Mindelo on Sao Vincente Island is a pretty town without the big city atmosphere of Praia. Built by the British as a re-fueling station for trans-Atlantic ships in the 19th century, its cobbled streets, lined with British colonial buildings, are a treat to wander. Mindelo is considered an important center for Cape Verdean music and literature.

Mindelo's bustling fish market next to Torre de Belem offers a wonderful view of the town's daily life, and at night, everyone comes to Amilcar Cabral square. To really let their hair down, people go to relax on the beach at the northern end of the promenade where they meet friends, jog, and sometimes dance to live music.

A hike towards the 2,400 foot peak of Monte Verde leads into the brown, windswept hills that surround Mindelo. The villages that cling to the steep, dry hillsides seem to embody the tenacious character of the Cape Verdean people. From the market square of Praca Independencia, follow Avenida 12 September east to begin the walk. 

A cafe in Palmeira, Sal
A cafe in Palmeira, Sal


Many visitors to Cape Verde arrive on Sal Island, and they stay at Santa Maria which is known for its fine beach and resort hotels. For a better look at every day life on Sal, go to Espargos. A walk down the main street, Rua 5 Julho, offers an engaging West African panorama. Bom Dia Cafe, in the center of town, serves local dishes at its outdoor tables, and there is live music on weekends. Palmeira, a short van ride from Espargos, is a picture postcard coastal village, untouched by the outside world. Visit the dock on its lovely bay to watch the fishing boats bring in their catch.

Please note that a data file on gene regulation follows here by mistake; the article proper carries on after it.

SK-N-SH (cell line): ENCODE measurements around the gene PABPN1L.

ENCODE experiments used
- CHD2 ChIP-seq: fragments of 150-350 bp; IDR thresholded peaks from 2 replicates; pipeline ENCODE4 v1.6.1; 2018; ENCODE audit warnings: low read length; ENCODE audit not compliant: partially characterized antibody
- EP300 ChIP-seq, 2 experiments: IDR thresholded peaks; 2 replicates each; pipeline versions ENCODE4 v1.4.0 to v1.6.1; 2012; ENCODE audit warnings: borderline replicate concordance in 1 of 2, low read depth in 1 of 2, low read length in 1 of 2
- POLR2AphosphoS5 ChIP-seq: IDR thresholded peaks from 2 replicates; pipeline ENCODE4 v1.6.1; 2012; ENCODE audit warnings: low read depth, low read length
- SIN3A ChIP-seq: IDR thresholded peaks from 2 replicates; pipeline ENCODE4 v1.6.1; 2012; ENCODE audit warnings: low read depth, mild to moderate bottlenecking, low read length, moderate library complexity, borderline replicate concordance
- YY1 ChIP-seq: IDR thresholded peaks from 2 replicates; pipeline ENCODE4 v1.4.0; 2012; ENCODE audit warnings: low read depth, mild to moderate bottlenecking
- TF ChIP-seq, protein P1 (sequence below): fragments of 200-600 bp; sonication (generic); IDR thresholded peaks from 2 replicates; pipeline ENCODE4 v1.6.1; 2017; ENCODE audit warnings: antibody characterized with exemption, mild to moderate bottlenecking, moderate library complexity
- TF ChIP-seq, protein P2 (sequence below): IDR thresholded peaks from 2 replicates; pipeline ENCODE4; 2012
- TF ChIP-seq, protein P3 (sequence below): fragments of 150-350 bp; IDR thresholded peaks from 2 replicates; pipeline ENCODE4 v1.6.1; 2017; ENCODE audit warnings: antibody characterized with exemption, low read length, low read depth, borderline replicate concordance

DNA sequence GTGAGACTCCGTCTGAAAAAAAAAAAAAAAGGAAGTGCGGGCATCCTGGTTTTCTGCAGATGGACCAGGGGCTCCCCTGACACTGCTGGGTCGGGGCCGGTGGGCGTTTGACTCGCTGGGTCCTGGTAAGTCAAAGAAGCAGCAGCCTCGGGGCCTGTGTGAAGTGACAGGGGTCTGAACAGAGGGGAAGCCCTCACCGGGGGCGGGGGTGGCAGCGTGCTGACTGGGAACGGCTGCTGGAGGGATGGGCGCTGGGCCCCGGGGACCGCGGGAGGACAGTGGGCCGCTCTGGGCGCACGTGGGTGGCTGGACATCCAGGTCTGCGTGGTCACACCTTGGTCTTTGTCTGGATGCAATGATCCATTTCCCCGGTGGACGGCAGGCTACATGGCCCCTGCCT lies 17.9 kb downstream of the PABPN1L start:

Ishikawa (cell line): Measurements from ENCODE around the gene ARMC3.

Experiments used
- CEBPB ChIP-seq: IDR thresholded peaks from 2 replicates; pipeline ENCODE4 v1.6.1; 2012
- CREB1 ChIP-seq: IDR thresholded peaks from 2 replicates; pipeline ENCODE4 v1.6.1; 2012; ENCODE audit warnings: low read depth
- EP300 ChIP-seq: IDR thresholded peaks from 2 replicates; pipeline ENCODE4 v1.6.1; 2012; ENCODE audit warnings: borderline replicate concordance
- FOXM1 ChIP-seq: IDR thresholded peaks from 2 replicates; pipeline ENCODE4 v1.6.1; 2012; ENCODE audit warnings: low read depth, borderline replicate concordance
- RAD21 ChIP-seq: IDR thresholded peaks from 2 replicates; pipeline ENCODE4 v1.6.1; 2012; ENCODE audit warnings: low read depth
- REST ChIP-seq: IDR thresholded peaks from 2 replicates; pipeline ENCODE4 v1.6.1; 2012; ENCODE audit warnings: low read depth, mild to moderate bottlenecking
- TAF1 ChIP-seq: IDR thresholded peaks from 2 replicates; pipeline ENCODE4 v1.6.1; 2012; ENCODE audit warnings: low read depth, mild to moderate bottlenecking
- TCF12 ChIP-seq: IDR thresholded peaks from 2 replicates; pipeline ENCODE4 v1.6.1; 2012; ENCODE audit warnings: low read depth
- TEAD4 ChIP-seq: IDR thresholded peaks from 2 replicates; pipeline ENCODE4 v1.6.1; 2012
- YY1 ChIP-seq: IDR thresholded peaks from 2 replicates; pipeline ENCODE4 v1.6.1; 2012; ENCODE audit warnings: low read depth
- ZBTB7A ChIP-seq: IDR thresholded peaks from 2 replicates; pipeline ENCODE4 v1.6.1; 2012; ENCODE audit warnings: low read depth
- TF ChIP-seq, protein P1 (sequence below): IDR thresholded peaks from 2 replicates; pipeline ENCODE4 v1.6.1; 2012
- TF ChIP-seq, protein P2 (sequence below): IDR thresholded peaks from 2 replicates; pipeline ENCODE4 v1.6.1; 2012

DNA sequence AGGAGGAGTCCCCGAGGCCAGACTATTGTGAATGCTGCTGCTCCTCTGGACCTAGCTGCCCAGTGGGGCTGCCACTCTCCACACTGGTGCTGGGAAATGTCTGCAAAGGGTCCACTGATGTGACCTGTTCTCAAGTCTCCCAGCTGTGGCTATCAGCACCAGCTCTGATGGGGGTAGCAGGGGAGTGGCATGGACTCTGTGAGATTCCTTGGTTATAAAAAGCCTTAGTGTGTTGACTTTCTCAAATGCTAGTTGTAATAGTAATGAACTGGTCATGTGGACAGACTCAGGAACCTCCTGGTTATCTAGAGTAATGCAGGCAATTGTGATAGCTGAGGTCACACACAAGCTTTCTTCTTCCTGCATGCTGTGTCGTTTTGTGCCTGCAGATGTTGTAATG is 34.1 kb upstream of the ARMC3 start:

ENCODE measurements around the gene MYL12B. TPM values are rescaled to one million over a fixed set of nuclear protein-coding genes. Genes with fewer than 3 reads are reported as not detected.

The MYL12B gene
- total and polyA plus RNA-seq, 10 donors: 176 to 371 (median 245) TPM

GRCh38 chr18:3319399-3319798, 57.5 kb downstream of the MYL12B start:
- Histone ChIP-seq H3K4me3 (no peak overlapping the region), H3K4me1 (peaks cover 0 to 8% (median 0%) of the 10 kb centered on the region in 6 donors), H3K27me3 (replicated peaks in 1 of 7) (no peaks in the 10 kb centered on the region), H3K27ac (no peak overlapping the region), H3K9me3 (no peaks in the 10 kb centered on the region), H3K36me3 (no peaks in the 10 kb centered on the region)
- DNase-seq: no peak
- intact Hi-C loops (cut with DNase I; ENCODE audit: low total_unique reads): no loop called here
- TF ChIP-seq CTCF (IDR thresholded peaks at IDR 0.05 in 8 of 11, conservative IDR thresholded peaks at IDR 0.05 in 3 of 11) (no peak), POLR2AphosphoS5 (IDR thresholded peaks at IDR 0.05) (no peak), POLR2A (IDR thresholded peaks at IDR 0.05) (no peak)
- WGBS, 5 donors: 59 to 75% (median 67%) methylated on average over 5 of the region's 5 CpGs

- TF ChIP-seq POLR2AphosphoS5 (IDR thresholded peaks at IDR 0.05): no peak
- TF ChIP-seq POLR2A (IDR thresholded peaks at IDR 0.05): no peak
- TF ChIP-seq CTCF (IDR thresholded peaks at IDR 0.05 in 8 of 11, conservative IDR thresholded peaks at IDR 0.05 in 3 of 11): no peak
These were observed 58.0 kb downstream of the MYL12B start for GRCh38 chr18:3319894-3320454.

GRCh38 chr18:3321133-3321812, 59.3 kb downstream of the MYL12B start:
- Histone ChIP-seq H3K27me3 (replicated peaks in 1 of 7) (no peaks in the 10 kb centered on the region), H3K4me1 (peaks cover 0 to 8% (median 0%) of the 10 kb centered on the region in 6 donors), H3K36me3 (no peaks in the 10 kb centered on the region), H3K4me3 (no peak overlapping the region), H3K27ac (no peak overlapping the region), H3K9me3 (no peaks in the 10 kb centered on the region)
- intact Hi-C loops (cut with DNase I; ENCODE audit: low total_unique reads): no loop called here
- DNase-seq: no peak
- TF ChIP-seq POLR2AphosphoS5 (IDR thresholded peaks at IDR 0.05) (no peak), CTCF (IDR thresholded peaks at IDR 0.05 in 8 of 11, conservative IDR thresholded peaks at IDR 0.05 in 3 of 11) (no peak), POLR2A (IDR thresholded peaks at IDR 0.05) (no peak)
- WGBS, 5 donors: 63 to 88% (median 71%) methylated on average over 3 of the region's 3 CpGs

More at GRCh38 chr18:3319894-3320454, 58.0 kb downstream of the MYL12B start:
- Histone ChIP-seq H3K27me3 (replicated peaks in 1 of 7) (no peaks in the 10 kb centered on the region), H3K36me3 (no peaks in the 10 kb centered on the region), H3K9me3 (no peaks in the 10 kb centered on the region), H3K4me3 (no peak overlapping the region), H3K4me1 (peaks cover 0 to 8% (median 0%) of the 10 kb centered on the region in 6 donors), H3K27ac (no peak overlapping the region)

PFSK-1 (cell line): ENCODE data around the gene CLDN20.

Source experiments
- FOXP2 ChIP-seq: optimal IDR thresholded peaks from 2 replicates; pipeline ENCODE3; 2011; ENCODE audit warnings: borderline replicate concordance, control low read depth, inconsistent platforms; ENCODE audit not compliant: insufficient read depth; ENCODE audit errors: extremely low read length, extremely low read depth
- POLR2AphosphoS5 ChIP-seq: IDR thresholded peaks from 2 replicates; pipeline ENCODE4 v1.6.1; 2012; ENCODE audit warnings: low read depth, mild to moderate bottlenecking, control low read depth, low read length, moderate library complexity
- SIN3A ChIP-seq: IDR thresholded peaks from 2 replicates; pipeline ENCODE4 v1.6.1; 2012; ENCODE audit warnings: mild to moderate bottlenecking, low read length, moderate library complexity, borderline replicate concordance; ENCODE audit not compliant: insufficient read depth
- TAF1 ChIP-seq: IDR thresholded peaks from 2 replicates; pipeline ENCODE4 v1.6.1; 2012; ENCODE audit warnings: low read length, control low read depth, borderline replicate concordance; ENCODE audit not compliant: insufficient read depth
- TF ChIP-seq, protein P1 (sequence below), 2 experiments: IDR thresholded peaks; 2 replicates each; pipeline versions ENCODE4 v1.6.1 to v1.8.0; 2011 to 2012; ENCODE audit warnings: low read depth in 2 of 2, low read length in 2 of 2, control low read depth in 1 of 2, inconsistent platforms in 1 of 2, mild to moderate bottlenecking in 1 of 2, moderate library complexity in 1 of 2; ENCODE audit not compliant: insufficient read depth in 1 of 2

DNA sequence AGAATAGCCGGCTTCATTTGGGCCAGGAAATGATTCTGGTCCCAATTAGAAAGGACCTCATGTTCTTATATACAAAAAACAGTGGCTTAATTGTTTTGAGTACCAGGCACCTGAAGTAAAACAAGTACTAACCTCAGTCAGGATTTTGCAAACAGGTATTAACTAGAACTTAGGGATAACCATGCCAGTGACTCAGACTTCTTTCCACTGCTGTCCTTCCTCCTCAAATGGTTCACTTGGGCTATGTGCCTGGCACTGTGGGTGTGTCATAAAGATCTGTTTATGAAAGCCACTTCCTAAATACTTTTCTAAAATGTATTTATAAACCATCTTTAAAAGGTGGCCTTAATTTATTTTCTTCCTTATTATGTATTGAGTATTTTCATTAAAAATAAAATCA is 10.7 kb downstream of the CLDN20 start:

Isolated Ponta Do Sol
Isolated Ponta Do Sol


 Santo Antao is an isolated island possessing the strange beauty of a land barely touched by humans. Small villages perch on steep, stark mountainsides or sit on narrow ledges beside the sea. The island provides a more intimate look at Cape Verdean life, and there are spectacular hiking trails on the north coast. Santo Antao is reached by ferry from Sao Vincente.

Dividing the catch on the beach at Porto Novo, Santo Anao
Dividing the catch on the beach at Porto Novo, Santo Anao


 African culture is best understood in an African setting. Unfortunately, the countries of mainland West Africa are afflicted with real problems. Serious poverty, malaria, armed political conflict, and a deep polarization between local people and the tourist establishment make it difficult for a foreigner to walk among the multitude. Yet experiencing the people of West Africa can be of immeasurable value, especially for the descendants of the African Diaspora or travelers who seek to understand the many societies that share our planet. And then there are the vacationers in search of unspoiled towns and white sand beaches.